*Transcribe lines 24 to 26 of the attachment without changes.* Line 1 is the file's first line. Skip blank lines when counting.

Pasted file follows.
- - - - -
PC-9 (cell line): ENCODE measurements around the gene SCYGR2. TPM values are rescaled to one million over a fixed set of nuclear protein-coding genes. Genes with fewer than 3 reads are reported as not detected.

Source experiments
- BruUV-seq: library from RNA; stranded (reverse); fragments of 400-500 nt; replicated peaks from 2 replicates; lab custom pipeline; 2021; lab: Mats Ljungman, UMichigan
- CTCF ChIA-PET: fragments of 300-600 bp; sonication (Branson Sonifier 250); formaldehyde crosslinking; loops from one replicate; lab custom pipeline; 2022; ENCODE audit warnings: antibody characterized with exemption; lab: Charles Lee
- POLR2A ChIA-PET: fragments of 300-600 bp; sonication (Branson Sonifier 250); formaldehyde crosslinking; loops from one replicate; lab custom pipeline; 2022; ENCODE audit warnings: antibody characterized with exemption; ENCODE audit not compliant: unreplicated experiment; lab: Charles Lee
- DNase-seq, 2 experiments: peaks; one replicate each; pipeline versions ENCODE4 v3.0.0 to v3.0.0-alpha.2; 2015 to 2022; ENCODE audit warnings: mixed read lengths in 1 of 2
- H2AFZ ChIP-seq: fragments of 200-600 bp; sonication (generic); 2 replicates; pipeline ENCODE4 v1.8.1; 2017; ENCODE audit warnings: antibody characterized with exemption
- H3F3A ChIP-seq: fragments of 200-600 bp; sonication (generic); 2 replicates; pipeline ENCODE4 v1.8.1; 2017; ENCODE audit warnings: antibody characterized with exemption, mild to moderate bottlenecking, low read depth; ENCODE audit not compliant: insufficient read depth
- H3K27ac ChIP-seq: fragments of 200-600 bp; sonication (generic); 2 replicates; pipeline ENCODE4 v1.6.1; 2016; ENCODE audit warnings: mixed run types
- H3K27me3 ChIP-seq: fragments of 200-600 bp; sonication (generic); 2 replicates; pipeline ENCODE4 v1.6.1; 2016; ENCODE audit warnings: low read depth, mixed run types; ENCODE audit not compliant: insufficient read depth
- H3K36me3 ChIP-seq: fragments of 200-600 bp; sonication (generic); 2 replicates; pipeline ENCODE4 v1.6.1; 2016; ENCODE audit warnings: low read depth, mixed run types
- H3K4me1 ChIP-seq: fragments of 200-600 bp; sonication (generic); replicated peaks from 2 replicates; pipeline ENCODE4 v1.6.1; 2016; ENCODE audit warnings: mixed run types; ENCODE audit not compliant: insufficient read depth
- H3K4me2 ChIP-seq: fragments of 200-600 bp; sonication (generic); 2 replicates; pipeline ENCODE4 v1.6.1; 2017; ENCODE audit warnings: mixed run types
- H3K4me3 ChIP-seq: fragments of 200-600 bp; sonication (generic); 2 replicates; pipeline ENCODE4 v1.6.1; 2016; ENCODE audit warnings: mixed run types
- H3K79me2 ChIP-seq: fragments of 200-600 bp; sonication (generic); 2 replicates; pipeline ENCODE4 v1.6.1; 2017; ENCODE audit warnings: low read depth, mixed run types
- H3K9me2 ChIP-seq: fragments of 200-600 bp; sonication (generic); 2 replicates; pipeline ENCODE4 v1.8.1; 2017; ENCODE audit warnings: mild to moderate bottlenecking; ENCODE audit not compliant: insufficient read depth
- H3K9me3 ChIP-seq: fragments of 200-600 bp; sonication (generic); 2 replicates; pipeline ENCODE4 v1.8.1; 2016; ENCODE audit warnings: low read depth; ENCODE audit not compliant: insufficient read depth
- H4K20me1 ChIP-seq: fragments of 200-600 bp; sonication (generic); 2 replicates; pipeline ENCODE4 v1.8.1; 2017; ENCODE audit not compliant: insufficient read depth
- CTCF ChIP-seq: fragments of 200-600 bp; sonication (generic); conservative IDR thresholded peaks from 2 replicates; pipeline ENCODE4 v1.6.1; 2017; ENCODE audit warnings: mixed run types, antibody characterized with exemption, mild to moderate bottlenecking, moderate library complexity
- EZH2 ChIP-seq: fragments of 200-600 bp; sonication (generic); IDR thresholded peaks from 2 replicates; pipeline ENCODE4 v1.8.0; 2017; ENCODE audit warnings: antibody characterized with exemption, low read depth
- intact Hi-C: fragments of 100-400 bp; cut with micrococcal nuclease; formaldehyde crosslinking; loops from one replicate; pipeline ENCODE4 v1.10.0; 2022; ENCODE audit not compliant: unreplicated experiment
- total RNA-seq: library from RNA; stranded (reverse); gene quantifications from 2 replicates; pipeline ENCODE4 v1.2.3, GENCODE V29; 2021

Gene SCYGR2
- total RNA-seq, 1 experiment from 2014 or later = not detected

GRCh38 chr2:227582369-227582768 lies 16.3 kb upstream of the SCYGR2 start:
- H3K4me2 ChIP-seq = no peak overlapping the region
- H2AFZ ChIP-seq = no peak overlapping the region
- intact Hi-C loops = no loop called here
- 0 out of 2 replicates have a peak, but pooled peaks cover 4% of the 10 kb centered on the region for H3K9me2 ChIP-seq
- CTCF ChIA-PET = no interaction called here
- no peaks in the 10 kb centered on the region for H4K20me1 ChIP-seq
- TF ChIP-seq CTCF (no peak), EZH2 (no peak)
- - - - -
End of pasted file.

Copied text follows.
- total RNA-seq, 1 experiment from 2014 or later = not detected

GRCh38 chr2:227582369-227582768 lies 16.3 kb upstream of the SCYGR2 start:
- H3K4me2 ChIP-seq = no peak overlapping the region